The best of Carnatica

Coimbatore’s music connoisseurs were presented with an excellent buffet of music, with both veterans and youngsters vying for top honours, writes T.K. Ganapathy .

September 24, 2015 09:04 pm | Updated 09:04 pm IST

Bombay Jayashri. Photo: S. Siva Saravanan

Bombay Jayashri. Photo: S. Siva Saravanan

Overcoming ennui by constantly unearthing yesteryear compositions is the hallmark of a Sanjay Subrahmanyam concert. His recital at the anniversary celebrations of Rajalakshmi Fine Arts, Coimbatore, began with the rare ata tala varnam in Mukhari followed by ‘Maruvakudaya Mohananga’ (Mohanam) with swaras. His alapanas of Kamalamanohari for the kriti, ‘Narasimhudu’ and Kanakangi for ‘Ullam Urugi’ were presented with full-throated ease especially in the higher octaves. Mapping the contours of Kalyani for ‘Mathim Dehi’ was a class act. His elaborate exercise in more than a dozen raga sancharas for the ragam-thanam-pallavi ‘Yarukkuthan Theriyum Avar Mahimai’ in Devamanohari was remarkable. Varadarajan (violin) reciprocated the ragas and the swaras to suit the expectations of the vocalist. The combination of Venkatesh (mridangam) and Radhakrishnan (ghatam) in the laya wing had several aesthetically appealing phrases with well-played out thani.

Acclaimed as an all-rounder among Carnatic musicians, Unnikrishnan, however, was not judicious in his choice of kritis. ‘Evaribodha’, the varnam in two speeds, his raga vinyasa of Mukhari for the kriti, ‘Endraikku Sivakripai’ and Khambodi, the main piece of the recital, had nothing unique in their presentation. The tukkadas towards the end were welcome. Sriramkumar (violin) showcased his artistry in the raga versions and swara repartees. Anantakrishnan (mridangam) and Krishnakumar (ghatam) played an energetic thani. The vocalist could have done better. In sum, the recital was a tame affair.

The Malladi Brothers cruised through, without falling prey to the temptation of a frenetic tempo. Impeccable application of gana-naya in tapering raga phrases and sahitya articulation was noticed from the beginning of their session. The Khambodi varnam ‘Tharuni Ninnu’ in two speeds created a divine ambience. Sridhar Kumar’s sancharas for sketching Anandabhairavi for Tyagaraja’s ‘Tyagarajayoga Vaibhavam’ and Ravikumar’s extensive delineation of Purvikalyani for ‘Ninnuvina’ with subtle variations gave an impression of immensity. The niraval and swaras for the latter were superb with apt laya patterns in the kalpanaswaras. The ragam-thanam-pallavi in Lalitha with raga sancharas had an aesthetic appeal. Violinist Sanjeev was adept in tackling alapanas and swara sallies. K.V. Prasad (mridangam) and Raja Ganesh (ganjira) handled the percussive segment with flair and assurance.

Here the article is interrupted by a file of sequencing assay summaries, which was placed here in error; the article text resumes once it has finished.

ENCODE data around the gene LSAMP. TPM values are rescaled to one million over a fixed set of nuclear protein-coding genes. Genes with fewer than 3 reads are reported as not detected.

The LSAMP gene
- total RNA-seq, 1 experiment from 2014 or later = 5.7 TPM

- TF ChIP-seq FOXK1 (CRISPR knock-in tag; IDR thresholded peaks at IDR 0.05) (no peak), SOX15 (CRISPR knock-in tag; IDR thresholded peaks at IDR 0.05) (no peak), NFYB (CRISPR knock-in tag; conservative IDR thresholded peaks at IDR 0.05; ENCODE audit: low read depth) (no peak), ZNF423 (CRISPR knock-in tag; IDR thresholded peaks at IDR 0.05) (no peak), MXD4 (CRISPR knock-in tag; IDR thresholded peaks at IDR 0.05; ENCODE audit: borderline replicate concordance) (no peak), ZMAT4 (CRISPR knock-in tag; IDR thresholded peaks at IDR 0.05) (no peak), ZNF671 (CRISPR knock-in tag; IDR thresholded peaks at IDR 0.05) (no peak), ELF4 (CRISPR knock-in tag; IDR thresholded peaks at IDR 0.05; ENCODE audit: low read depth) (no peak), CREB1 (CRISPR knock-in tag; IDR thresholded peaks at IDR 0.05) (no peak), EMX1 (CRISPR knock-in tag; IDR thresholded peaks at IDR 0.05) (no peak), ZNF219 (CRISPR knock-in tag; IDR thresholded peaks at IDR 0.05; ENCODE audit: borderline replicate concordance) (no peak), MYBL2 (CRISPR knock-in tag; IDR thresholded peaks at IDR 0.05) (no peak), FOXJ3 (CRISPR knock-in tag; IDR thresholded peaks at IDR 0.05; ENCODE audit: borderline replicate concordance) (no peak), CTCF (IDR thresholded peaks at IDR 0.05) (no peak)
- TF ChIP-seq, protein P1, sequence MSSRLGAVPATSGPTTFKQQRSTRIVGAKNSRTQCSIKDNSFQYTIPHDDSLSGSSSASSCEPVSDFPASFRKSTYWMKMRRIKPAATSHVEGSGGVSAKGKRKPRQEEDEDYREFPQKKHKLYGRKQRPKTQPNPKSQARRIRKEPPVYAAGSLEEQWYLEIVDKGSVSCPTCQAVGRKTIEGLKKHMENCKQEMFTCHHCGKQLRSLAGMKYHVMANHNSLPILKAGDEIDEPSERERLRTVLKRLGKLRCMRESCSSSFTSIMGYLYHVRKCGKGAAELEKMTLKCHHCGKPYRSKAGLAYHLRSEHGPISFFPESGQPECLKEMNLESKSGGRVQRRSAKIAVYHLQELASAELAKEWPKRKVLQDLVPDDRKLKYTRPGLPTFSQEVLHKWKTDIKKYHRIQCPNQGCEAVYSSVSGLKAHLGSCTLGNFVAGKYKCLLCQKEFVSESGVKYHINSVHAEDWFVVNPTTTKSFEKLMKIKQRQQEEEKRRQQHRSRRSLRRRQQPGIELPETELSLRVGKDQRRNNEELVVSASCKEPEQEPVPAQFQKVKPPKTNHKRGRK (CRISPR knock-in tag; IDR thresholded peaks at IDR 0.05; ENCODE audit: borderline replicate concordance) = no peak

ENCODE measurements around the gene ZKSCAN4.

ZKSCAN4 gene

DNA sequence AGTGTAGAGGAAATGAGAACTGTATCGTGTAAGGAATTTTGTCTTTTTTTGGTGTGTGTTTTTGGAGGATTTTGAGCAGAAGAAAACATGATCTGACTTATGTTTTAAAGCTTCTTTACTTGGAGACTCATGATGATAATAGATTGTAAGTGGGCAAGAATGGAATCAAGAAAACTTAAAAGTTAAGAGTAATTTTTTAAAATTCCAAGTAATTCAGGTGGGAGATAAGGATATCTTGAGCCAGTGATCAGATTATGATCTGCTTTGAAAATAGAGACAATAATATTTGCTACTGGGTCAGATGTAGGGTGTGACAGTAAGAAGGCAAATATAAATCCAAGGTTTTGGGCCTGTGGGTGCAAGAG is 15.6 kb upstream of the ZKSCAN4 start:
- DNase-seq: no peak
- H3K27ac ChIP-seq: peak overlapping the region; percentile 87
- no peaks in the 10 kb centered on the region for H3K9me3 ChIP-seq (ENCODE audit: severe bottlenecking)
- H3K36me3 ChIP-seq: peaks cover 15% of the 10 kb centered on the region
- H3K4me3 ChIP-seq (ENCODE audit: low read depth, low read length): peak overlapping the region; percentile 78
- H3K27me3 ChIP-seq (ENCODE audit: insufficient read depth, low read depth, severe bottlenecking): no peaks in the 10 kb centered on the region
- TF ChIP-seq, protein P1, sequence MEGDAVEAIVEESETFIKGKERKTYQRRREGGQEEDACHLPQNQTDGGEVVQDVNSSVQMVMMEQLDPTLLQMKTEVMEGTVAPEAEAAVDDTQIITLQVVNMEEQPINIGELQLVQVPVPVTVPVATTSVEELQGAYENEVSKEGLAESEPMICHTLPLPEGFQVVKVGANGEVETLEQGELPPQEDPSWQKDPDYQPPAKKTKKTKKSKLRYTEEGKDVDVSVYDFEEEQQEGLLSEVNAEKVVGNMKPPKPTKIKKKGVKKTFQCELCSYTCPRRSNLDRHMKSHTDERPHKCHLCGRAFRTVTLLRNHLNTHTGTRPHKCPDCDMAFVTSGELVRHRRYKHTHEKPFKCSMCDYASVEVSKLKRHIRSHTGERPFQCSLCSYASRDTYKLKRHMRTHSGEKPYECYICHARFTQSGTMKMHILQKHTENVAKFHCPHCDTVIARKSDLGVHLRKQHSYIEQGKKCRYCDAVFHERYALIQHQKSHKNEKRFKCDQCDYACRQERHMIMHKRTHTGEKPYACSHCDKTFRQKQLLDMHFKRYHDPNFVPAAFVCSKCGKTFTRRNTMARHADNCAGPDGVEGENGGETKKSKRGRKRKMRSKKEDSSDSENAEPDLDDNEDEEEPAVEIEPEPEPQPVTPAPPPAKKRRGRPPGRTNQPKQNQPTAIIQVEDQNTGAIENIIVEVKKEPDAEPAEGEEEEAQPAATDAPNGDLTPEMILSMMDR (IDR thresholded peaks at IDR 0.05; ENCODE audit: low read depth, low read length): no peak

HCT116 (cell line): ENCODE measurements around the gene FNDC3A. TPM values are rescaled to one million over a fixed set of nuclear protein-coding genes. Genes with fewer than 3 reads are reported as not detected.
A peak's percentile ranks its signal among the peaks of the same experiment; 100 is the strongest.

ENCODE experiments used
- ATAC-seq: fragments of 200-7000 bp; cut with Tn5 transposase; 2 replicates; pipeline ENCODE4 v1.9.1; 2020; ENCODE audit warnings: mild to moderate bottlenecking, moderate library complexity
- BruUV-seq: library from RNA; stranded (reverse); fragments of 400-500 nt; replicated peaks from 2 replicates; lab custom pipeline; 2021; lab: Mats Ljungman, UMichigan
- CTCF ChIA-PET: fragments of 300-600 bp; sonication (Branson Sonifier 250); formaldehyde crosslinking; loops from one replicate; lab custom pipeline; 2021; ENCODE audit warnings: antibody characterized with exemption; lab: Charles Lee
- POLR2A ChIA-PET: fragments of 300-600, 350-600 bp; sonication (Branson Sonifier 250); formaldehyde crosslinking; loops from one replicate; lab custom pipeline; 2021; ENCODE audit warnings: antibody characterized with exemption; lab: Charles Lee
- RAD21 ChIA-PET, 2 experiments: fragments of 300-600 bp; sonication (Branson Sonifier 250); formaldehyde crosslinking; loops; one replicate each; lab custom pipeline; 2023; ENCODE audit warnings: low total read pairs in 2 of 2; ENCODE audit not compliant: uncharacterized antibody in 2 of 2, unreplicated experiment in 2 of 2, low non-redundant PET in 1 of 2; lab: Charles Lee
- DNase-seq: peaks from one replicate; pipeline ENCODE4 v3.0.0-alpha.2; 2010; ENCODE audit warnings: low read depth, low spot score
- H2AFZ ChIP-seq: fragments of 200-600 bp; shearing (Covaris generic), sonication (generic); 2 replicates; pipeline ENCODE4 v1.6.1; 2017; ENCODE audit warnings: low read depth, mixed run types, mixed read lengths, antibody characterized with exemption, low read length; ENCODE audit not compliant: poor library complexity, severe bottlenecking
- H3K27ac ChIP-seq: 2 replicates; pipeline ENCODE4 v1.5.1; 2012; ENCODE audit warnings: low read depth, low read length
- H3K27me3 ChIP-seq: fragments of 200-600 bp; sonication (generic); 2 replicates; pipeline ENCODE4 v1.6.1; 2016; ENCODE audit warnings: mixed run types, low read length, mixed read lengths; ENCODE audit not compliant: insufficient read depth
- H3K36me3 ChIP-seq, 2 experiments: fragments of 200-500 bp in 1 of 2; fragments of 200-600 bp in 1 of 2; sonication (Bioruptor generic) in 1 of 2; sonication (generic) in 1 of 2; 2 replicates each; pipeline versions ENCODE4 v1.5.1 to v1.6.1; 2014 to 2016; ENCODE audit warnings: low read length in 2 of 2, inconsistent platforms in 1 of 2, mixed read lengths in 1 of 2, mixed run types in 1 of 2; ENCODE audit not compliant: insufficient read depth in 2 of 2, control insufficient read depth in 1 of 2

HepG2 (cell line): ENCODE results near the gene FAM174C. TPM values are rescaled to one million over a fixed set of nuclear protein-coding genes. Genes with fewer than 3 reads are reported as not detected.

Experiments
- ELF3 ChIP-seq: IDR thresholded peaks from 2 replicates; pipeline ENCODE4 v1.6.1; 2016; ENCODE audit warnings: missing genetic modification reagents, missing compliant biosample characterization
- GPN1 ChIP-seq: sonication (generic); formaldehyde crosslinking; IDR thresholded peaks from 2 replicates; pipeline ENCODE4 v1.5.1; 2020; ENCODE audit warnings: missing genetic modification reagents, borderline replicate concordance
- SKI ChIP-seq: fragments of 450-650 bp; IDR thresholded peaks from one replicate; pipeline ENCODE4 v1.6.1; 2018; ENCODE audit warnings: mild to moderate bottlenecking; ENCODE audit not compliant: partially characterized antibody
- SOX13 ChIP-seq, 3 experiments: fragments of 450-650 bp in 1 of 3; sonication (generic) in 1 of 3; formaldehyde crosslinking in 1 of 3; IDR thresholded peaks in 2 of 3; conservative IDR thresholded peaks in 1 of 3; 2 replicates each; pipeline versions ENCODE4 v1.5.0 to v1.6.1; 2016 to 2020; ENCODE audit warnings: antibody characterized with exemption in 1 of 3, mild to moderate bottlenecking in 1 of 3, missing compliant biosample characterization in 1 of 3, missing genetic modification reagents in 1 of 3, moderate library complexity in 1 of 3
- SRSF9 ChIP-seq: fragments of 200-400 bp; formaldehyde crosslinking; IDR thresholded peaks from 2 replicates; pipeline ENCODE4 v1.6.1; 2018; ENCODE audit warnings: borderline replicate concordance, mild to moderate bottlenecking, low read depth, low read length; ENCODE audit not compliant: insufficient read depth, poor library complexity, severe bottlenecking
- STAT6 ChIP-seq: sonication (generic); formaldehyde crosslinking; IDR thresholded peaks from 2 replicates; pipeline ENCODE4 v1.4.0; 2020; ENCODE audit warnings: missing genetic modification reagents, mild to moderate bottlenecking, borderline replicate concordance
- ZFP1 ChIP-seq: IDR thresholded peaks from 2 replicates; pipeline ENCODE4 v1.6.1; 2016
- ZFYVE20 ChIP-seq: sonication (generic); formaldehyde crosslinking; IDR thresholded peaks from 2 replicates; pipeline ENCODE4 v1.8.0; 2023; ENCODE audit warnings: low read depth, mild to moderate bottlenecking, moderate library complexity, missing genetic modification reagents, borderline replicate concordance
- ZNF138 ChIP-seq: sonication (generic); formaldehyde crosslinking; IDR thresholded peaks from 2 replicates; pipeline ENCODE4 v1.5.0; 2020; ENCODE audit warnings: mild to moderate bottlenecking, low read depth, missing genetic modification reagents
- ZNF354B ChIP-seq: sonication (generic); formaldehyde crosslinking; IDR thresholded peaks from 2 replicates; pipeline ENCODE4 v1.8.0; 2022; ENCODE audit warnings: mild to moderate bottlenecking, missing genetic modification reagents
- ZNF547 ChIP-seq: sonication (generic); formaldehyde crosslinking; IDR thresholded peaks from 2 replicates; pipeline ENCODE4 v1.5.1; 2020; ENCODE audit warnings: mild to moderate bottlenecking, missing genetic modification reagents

Sandeep Narayan displayed his musicality, even as he mimicked the mannerisms of his guru Sanjay Subrahmanyan. After a vibrant presentation of the Kaanada varnam ‘Neranammi’ in two speeds, a continuous stream of alapanas thereafter for every kriti became a bit laborious for the listener. Breath control like his teacher was the hallmark of his presentation. His elaborate raga vinyasam of Vishnupriya for the kriti ‘Balasubramanian Padame’, and the presentation of the sahityam evoked emotional ripples in the listeners. The raga alapana of Madhyamavati for the ragam-thanam-pallavi ‘Paalinchu Kamakshi’ with energetic phrasing in tara sthayi was the high mark of his kutcheri. Ananthakrishnan (violin) responded with fluid grace and picked up the gauntlet with alacrity in the solo versions of the raga and swara repartees. Percussive support by Arjun Ganesh (mridangam) and Sunil Kumar (ganjira) was of a high order.